Clearly, the Commission expressly ordered appellee to pay for medical treatment provided by Dr. Bundrick and his referrals. Appellee was slow to comply with this order, but ultimately the Commission found that appellee was in compliance with its orders and that appellee continued to provide reasonably necessary medical treatment in connection withappellant's 1992 injury. Essentially, the ALJ held appellee in contempt for failing to immediately and in full provide blanket payment for any and all medical statements submitted to it by appellant. Appellee noted that many of the documents provided by appellant contain no date of service, type of service, or even an identity of the provider. Appellee's delay of payment while conducting a reasonable attempt to investigate the extent of appellant's disability, does not necessarily constitute controversion, much less contempt. See Walter v. Southwestern Bell, Tel. Co., 17 Ark. App. 43, 702 S.W.2d 822 (1986).
Appellee contends that it has not acted in bad faith, and that it has paid everything the Commission ordered it to pay. Appellee has not paid for items such as a bill for an "open air MRI" with no accompanying documentation showing what the procedure was for; the record even shows that the medical provider subsequently opted not to charge payment for this service. The Commission could not find any contemptuous behavior on appellee's part. At the hearing, even appellant was unsure which medical bills had allegedly not been paid. Randy Norton, on the other hand, credibly testified that appellee paid everything it knew had been ordered or referred by Dr. Bundrick, and which bills had actually been submitted by appellant.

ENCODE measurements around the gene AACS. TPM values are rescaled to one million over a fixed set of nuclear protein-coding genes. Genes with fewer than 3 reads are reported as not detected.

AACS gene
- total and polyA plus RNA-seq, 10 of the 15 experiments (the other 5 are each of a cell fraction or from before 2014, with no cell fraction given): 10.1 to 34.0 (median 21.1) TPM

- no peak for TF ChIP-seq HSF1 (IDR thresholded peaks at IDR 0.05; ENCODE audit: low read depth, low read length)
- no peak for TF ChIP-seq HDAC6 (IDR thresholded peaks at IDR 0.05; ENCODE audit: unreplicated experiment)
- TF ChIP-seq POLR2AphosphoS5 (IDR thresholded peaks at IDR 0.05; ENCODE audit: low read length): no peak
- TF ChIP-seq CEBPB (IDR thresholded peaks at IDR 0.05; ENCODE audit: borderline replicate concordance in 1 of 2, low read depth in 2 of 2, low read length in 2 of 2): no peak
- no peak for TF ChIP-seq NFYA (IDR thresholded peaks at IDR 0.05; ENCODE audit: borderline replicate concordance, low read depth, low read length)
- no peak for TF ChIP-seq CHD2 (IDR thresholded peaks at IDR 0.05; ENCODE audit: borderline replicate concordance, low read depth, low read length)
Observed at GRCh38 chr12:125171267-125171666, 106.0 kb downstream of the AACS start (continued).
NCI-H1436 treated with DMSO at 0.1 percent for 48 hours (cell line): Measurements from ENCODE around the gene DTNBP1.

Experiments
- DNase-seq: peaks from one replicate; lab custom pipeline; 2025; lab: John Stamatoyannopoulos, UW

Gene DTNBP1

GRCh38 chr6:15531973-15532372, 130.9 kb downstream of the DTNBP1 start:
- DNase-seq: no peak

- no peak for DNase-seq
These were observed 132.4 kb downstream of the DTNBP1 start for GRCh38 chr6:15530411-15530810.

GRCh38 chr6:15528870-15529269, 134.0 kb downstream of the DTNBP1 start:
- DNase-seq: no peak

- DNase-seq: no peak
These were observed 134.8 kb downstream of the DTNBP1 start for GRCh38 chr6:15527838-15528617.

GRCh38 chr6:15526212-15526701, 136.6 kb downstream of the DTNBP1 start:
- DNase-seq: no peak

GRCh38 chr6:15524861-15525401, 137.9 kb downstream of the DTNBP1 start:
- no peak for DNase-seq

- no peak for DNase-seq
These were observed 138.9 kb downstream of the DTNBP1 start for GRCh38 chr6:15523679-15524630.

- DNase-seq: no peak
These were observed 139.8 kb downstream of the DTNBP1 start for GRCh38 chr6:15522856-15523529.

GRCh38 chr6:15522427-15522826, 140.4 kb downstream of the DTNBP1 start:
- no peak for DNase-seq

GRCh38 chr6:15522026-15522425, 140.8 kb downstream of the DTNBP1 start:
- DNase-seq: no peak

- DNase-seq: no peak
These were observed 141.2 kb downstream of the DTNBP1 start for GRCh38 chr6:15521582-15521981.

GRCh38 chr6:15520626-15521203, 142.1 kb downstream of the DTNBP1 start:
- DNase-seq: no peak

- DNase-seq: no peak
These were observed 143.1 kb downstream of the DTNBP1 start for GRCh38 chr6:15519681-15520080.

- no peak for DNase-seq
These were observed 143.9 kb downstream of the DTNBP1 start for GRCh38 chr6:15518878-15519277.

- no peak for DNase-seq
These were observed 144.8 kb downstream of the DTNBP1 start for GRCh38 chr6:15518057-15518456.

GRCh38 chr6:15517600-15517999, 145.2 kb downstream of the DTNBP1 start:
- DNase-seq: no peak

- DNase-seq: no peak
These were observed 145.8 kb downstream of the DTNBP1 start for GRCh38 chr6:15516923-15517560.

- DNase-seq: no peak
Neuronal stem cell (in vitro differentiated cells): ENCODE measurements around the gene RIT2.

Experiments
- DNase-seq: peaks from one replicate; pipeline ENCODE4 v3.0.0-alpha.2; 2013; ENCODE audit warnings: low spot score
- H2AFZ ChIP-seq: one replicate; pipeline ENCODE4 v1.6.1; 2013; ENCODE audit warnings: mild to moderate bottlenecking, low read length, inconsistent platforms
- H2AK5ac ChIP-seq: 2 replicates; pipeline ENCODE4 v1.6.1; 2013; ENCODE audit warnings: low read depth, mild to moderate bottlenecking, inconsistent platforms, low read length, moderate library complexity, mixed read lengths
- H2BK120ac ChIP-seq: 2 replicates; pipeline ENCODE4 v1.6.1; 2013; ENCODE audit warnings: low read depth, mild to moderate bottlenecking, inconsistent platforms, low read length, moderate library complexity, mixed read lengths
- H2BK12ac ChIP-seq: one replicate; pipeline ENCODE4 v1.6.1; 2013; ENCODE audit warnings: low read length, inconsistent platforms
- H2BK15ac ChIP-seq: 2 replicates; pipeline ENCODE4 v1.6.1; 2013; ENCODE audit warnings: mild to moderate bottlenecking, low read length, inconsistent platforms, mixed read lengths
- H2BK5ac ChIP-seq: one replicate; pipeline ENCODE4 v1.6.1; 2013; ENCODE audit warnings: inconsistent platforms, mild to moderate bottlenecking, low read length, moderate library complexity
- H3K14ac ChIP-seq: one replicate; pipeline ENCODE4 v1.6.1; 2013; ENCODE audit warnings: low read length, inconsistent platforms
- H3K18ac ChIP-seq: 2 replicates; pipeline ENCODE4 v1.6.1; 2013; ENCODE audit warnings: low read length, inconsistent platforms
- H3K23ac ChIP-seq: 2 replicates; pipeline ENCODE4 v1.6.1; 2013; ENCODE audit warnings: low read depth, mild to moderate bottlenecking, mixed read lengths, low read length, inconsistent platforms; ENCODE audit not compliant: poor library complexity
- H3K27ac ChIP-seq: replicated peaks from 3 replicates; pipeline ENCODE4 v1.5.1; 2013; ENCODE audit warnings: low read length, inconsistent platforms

As a result, the Commission found that appellant failed to prove that appellee was in contempt of the Commission. Accordingly, the Commission reversed the ALJ's finding of contempt and the imposition of the $10,000 fine. Based upon our review, we find that substantial evidence supports the Commission's decision that appellee was not in contempt for failure to pay medical bills. However, the Commission's decision did not address whether appellee was in contempt for failure to pay the attorney's fees or penalties due. As the Commission made no finding in that regard, we must reverse and remand for the Commission to do so.
Affirmed in part; reversed and remanded in part.
Robbins and Griffen, JJ., agree.